In the film, Debbie Reynolds played the role of Kathy Selden. Although her performance stunned many, one piece of her wardrobe conflicted with the fashion trends that would have been prevalent in the era in which the film was set, which was some time in the 1920s. Her pink dress, while certainly flattering on her, just would not have jibed with the time period.
19. Captain America: The First Avenger
When it comes to superhero films, it is hard to imagine paying much attention to anything other than the action and grand special effects. However, one detail in this 2011 film is so jarring, that it took some viewers out the moment. As has already been firmly established, that is never good.
So, what is this error? Soldier Jim Morita (portrayed by Kenneth Choi) is wearing a pretty newfangled piece of technology, specifically an earpiece. While such technology would likely be commonplace in today’s constantly evolving military, it would not have existed during World War II, when this particular scene takes place.
20. The Ten Commandments
Even during Biblical times, a well-fitted bra could come in handy–well, at least for the actress portraying said Biblical character. In the 1956 film The Ten Commandments, Nefretiri (portrayed by Anne Baxter) looks radiant in her lavish jewelry and sheer blue dress.
While most might be transfixed by her beauty, some of the women might have found themselves wishing they could help a fellow lady out and let her know one important thing. That thing? As beautiful as her dress may be in its sheerness, she probably should have chosen a better bra. Her pretty lacy bra can be seen clearly through the dress’s thin material. Oh, and speaking of that dress? As gorgeous as it is, getting the materials needed to achieve that color blue would have been nearly impossible during that time period.
21. Robin Hood: Prince of Thieves
In 1991, Robin Hood: Prince of Thieves hit theaters. The film was not a grand critical success, as reviews were generally mixed. However, it did rake in a nice stash of money at the box office, $390.5 million to be precise. The film came into existence on a budget of $390.5 million.
However, one small detail had some observers scratching their heads. In one scene, Robin Hood’s buddy is quite fascinated by a telescope. He shows Robin Hood with a certain glean in his eye. As charming as the scene was, it is not historically accurate. The telescope would not have been around during the time period in which the story is set, year 1194. The nifty device did not come to be until the 17th century.
22. Saving Private Ryan
To many, the 1998 film Saving Private Ryan is a quintessential World War II film. It is gritty, moving, and has so many masterful scenes. This is certainly reflected in the 11 Academy Awards for which the film was nominated, several of which it claimed. But while the film gets considerably more right than most films of ilk, there is one small detail that raised some eyebrows.
As a World War II film, Saving Private Ryan contains many scenes with rugged, frenzied soldiers just doing their jobs. As a result, this error might be a little harder to overlook than others, if you are able to catch on to it in the first place. So, what is this error? The soldiers sport black boots, while a more likely color for the time period would have been brown.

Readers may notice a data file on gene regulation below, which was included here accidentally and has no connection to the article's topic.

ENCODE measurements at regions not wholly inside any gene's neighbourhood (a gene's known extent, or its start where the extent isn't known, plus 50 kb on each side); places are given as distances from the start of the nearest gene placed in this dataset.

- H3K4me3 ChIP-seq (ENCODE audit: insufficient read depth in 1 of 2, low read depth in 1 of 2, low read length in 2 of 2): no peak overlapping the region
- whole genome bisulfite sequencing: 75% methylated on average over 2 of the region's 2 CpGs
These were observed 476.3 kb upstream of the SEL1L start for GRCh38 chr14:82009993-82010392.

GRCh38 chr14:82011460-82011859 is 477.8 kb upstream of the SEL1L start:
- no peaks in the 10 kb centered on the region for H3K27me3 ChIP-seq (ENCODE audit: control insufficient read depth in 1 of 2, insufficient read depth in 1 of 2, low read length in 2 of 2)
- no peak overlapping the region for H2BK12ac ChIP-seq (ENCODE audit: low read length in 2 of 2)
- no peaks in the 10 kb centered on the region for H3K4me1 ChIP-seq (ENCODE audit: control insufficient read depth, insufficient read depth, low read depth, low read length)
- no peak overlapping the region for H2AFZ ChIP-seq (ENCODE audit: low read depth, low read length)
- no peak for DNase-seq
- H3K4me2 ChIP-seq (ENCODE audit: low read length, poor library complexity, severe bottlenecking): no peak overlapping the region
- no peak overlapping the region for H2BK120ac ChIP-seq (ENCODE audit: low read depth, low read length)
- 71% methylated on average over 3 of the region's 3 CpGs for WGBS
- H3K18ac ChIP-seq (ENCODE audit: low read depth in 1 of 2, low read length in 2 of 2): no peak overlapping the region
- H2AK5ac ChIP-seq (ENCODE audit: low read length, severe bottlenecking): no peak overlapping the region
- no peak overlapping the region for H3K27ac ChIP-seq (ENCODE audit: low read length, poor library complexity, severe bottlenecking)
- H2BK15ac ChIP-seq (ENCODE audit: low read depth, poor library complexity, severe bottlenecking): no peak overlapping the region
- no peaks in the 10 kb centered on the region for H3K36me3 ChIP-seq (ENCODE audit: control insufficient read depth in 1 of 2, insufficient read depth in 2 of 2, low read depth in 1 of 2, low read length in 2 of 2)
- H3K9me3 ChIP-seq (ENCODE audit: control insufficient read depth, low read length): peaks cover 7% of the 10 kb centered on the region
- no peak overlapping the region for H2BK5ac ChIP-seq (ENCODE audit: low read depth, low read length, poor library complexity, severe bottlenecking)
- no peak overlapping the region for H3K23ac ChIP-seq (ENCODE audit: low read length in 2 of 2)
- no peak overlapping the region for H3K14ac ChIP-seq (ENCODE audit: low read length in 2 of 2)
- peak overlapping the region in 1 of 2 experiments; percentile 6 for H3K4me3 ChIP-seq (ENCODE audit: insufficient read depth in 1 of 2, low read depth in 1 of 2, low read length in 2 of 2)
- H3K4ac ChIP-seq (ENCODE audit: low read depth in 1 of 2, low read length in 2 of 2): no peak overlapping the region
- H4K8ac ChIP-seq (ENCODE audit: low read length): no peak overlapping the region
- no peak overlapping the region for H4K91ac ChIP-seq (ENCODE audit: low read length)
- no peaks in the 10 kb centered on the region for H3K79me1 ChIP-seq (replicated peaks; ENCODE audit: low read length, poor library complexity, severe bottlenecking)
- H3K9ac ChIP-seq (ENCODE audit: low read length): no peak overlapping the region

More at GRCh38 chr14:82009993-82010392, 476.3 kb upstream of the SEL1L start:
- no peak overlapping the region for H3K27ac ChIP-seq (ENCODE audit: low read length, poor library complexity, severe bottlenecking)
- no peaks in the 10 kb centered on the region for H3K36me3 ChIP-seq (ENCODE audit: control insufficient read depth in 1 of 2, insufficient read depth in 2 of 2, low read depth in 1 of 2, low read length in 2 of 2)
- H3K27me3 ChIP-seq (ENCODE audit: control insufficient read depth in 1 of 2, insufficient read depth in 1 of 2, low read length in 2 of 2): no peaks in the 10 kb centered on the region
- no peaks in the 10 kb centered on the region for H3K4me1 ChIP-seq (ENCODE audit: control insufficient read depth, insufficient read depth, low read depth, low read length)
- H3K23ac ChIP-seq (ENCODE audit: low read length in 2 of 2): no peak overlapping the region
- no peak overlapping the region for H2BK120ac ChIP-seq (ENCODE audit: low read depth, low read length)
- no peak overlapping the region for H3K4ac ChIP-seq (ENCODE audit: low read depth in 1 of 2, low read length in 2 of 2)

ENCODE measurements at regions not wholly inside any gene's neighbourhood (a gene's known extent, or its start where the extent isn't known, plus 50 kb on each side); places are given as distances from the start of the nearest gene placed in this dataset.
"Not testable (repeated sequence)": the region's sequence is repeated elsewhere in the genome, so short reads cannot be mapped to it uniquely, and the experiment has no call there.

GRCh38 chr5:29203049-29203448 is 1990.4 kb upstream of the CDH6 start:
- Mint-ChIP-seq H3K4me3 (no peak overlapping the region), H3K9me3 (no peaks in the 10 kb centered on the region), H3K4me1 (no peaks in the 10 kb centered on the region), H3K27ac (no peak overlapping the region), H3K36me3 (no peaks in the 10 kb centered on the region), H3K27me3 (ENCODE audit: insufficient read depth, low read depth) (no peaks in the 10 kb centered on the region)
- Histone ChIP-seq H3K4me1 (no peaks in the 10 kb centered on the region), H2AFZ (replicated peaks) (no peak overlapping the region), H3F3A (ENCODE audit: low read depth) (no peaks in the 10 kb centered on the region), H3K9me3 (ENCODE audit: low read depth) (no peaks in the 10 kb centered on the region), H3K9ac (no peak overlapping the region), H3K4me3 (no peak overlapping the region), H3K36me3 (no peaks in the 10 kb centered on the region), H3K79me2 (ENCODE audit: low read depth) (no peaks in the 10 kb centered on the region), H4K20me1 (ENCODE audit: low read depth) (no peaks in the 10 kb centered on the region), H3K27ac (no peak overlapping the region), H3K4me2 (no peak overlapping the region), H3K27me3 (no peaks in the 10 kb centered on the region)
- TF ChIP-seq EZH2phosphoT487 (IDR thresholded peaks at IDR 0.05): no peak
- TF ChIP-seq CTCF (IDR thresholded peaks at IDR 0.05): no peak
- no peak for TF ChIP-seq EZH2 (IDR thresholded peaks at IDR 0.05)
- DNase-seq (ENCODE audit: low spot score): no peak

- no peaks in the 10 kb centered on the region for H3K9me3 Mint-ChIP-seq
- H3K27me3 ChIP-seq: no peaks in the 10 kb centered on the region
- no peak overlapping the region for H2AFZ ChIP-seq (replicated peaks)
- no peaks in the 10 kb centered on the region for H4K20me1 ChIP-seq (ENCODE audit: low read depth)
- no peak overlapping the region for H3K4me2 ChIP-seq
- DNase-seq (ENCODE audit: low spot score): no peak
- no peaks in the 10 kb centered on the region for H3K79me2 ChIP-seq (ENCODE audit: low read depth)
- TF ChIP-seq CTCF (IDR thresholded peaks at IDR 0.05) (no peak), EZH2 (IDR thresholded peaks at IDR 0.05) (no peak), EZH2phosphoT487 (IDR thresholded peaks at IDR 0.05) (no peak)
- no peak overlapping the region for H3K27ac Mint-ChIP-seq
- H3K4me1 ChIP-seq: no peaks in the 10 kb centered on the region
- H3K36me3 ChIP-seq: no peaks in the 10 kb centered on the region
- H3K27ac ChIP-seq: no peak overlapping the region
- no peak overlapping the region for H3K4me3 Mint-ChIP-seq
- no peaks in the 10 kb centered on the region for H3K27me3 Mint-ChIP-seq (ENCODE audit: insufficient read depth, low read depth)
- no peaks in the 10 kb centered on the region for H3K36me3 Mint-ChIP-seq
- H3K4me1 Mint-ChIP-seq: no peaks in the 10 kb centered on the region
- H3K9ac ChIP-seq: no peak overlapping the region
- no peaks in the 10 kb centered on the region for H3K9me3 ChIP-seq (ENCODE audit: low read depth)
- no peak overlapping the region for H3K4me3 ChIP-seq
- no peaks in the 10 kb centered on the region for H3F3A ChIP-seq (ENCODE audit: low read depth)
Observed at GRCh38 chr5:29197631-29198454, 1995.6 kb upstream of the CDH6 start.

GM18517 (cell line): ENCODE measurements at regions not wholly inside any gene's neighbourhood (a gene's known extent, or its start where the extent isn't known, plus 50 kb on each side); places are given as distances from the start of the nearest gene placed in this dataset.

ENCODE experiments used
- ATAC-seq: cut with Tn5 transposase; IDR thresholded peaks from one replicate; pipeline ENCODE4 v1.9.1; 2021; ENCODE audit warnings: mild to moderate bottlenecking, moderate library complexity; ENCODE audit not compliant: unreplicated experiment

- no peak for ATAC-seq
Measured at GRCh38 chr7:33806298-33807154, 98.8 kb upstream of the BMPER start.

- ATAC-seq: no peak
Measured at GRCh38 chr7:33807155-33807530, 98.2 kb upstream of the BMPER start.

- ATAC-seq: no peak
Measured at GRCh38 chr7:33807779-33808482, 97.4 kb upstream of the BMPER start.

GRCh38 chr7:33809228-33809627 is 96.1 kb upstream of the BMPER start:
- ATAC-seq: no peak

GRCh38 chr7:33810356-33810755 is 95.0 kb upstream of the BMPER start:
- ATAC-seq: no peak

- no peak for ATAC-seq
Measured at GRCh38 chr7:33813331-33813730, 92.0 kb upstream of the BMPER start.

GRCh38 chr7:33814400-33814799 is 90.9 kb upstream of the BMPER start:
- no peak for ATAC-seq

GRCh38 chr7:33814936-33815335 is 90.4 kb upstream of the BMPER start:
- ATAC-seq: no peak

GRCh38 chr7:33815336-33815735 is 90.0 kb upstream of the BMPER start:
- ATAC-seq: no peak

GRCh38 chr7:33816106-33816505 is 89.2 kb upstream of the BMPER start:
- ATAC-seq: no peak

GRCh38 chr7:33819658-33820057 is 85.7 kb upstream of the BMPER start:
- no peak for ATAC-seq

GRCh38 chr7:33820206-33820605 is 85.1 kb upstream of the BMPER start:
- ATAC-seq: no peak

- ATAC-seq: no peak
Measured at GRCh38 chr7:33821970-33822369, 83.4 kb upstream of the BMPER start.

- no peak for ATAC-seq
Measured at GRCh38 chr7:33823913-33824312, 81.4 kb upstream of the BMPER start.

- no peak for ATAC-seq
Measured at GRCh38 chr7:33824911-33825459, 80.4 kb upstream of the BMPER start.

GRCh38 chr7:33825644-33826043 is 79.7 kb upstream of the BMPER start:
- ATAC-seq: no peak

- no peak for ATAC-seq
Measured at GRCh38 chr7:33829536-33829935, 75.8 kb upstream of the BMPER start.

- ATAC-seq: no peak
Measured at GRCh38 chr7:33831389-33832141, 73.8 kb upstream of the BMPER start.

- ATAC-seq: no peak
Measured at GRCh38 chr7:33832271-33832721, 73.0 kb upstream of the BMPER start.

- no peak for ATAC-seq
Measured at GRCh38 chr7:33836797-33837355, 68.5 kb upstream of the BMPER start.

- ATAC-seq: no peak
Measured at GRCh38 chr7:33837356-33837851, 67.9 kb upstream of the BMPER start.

23. I Know What You Did Last Summer
Horror film fans likely overlooked this wardrobe malfunction if they were more into the next moment of gore. Still, while brief in the grand scheme of things, the scene endured long enough to raise some eyebrows and maybe get some curious eyes trying to get a closer look (tsk tsk).
In one scene, Sarah Michelle Gellar’s character Helen is frantically climbing a rope. An innocent enough scene, until you get into the perspective of the camera man and note the–interesting creative liberties he took (intentional or otherwise). As Gellar reaches for that rope, her poorly fitted dress gives way and offers the audience a look at exactly what that dress is supposed to be hiding.
24. The Terminator
Believe it or not, even the former Governor of California had a pretty bad case of wardrobe malfunction of his own. In one of the scenes of this 1984 classic, the Governator is walking up to a bunch of punks completely naked. Though the scene is shot from afar, it’s pretty safe to say you get to see more of Arnie than you originally pictured.
Back in the 80s, the quality of film wasn’t great and you could barely see anything. If you aquire the remastered, blu-ray vision, however, let’s just say you’re in for a surprise.
25. Pretty Woman
Speaking of breasts gone astray during vital scenes, Julia Roberts can likely commiserate with Cameron Diaz in that department. But the wardrobe malfunction that leaves Roberts completely exposed in Pretty Woman is a bit more egregious. Before pointing this one out, it is important to note that Julia Roberts over the course of her career has been pretty firmly against nude scenes.
So when one shot reveals her character Vivian in a thin gown that leaves absolutely nothing to the imagination, it would be fair to assume that that part was not written into the script. On top of that, just moments after Roberts is revealed in her gown, you can clearly see one of her breasts in clear view.
26. Pride and Prejudice
Released in 2005, the film Pride and Prejudice is, of course, based on the famous Jane Austen novel of the same name. And while the film might have taken some creative liberties that worked, even if that meant straying away from some of the novel’s finer details, historical inaccuracies are a bit harder to justify.
You might remember those fashionable rubber boots Lizzie (portrayed by Keira Knightley) wore in the film. Sadly, those did not exist in Jane Austen’s time. Jane Austen died in 1817, but the first rubber boots weren’t invented until 1852. Fortunately, this one is relatively minor and if bothers you to know it is there, you can always take comfort in knowing that they are, for the most part, hidden beneath Lizzie’s long dress.